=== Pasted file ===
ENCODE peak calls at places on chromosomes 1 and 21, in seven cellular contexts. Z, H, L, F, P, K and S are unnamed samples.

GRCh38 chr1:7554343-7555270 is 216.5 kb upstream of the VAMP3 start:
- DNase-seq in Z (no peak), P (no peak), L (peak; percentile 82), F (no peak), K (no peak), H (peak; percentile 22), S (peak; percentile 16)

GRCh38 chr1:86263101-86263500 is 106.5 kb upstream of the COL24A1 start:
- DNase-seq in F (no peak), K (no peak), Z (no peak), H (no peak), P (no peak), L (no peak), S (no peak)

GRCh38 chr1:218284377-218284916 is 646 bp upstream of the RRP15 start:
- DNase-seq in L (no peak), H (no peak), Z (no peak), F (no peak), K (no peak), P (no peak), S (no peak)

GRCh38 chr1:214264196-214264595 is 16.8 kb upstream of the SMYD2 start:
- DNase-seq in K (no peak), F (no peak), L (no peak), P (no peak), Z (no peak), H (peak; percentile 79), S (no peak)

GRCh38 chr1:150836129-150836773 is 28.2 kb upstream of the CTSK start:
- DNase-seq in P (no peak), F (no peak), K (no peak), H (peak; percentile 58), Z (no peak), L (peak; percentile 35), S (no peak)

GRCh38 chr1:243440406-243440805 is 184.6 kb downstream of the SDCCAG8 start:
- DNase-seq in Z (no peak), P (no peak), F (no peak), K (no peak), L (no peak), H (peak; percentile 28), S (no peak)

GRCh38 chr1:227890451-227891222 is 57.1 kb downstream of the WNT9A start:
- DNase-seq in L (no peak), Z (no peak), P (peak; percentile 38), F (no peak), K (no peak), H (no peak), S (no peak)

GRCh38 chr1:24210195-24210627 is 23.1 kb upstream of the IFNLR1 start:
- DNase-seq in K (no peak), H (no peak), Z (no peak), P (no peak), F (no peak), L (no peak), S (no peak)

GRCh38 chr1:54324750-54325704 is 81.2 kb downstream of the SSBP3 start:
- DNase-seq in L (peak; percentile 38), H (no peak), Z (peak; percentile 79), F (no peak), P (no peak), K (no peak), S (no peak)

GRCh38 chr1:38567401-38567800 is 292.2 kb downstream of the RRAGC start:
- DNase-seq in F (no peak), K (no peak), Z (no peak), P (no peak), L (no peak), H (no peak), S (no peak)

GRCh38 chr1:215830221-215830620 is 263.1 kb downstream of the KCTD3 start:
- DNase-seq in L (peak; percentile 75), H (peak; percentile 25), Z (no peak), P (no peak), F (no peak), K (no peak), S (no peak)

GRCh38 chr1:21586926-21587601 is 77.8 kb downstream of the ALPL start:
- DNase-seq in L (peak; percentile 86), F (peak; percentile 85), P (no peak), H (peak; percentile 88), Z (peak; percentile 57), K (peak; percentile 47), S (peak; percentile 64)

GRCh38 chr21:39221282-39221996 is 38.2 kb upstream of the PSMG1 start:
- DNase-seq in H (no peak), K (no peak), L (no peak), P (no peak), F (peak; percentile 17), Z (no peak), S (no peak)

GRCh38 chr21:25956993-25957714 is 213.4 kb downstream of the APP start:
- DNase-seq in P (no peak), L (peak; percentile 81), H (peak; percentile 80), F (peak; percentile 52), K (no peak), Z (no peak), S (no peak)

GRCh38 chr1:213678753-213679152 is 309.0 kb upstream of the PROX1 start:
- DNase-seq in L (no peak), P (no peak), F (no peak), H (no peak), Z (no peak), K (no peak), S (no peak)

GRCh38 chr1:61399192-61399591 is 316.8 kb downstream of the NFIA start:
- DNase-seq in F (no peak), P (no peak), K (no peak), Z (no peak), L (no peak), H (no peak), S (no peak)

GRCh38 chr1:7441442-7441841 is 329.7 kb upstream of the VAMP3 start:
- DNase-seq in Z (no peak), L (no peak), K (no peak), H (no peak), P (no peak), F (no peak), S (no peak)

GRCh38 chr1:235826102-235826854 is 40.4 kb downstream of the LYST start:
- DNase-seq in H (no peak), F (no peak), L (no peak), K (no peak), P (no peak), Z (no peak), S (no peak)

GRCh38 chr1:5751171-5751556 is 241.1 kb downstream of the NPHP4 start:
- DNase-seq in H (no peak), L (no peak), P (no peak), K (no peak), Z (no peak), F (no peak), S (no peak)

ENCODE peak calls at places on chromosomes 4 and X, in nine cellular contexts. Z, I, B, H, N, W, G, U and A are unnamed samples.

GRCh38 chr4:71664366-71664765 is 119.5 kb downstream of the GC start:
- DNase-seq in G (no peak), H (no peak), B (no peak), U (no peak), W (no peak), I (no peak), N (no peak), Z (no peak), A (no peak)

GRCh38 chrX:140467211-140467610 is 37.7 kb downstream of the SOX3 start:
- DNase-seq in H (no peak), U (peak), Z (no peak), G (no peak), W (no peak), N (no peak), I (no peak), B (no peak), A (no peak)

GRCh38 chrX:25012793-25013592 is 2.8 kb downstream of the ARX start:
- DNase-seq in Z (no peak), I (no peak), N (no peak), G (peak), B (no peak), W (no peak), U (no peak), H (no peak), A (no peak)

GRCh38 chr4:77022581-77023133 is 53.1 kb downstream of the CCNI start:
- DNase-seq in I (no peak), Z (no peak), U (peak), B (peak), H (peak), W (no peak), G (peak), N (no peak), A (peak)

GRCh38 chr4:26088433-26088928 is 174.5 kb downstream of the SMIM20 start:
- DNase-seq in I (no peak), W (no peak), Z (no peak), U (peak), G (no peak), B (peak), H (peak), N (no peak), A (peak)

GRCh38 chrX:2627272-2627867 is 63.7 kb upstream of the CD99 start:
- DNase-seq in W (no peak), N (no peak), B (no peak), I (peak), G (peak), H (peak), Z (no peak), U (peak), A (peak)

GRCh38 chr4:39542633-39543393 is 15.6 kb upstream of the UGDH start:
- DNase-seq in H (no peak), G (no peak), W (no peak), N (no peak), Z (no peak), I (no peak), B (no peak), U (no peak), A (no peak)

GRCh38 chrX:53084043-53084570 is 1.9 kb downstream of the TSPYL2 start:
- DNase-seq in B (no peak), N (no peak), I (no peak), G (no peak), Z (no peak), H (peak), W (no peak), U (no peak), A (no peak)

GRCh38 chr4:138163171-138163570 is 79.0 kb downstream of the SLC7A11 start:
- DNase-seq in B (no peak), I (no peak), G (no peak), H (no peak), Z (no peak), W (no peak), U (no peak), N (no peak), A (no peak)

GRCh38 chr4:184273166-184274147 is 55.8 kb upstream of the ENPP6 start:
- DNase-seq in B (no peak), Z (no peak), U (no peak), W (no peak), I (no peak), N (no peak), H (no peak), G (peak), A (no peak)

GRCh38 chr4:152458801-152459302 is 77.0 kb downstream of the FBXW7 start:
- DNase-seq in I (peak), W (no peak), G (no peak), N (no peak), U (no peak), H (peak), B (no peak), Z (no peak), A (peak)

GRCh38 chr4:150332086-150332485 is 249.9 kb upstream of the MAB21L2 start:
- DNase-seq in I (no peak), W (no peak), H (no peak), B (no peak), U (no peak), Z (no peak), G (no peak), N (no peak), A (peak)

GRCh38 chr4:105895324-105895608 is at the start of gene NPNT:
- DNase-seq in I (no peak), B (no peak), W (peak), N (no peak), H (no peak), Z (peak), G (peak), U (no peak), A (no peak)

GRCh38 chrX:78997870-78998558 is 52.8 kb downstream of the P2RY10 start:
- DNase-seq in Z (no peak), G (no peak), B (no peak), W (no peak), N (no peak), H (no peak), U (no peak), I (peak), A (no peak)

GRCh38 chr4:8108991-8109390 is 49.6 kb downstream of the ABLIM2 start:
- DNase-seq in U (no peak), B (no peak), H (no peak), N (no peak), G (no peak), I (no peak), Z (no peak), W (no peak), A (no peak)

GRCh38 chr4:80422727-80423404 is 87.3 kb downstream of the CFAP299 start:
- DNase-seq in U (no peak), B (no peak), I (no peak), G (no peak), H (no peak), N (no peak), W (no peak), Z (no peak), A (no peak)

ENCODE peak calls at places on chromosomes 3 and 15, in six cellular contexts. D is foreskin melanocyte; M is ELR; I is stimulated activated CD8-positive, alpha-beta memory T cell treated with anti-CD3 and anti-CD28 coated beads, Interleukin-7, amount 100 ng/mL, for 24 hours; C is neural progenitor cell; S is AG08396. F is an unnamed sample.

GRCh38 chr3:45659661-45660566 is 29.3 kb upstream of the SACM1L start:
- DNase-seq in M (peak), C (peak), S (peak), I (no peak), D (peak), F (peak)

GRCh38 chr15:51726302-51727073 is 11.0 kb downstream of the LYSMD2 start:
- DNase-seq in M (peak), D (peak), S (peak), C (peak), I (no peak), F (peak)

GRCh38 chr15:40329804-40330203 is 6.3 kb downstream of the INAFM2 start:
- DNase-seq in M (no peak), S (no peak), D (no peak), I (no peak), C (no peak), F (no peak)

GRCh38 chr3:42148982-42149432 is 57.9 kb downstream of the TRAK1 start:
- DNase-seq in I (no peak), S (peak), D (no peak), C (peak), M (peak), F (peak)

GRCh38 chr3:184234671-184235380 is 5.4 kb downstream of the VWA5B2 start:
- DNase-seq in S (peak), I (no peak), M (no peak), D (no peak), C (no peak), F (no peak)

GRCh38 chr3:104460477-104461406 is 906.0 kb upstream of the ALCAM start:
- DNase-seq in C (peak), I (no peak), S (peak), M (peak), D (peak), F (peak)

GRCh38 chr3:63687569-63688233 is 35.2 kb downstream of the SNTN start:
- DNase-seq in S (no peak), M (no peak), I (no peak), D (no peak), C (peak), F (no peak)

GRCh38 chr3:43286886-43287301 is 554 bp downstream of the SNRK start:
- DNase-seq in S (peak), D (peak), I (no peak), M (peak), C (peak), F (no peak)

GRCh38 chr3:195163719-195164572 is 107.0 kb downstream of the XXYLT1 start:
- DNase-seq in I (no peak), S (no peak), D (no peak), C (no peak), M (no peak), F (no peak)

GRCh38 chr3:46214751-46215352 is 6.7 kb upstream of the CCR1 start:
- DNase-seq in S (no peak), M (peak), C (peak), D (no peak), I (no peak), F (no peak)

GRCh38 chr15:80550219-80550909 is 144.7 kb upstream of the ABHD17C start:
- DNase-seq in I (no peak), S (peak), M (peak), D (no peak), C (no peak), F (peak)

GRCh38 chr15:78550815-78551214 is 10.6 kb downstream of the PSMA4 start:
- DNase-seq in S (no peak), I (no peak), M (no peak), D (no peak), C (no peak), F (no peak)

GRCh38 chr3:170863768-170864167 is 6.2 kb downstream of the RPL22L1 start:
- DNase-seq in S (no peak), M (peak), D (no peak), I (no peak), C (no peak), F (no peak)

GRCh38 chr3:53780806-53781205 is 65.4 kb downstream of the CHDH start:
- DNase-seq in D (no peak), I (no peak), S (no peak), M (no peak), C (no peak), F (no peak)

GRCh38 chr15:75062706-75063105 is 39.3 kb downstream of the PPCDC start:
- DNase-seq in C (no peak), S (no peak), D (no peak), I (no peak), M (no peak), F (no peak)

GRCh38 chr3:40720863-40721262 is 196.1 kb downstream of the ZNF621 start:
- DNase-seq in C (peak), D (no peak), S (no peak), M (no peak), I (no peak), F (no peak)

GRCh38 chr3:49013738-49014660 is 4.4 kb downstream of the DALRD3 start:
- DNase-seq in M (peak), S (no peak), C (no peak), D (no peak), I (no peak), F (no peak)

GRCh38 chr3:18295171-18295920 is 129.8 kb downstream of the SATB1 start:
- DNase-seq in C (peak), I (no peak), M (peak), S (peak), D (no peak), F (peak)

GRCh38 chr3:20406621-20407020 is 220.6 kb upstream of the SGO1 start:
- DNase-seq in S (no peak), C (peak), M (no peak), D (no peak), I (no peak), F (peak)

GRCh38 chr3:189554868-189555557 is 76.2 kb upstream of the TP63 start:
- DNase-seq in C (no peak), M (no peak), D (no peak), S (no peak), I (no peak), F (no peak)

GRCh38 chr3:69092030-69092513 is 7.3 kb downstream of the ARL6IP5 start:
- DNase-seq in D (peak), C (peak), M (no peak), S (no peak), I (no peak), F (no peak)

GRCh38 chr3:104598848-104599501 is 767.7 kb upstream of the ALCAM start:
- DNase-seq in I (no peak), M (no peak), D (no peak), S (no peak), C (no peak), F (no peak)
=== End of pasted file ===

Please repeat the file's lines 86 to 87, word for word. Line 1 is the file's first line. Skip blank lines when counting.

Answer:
GRCh38 chr3:63687569-63688233 is 35.2 kb downstream of the SNTN start:
- DNase-seq in S (no peak), M (no peak), I (no peak), D (no peak), C (peak), F (no peak)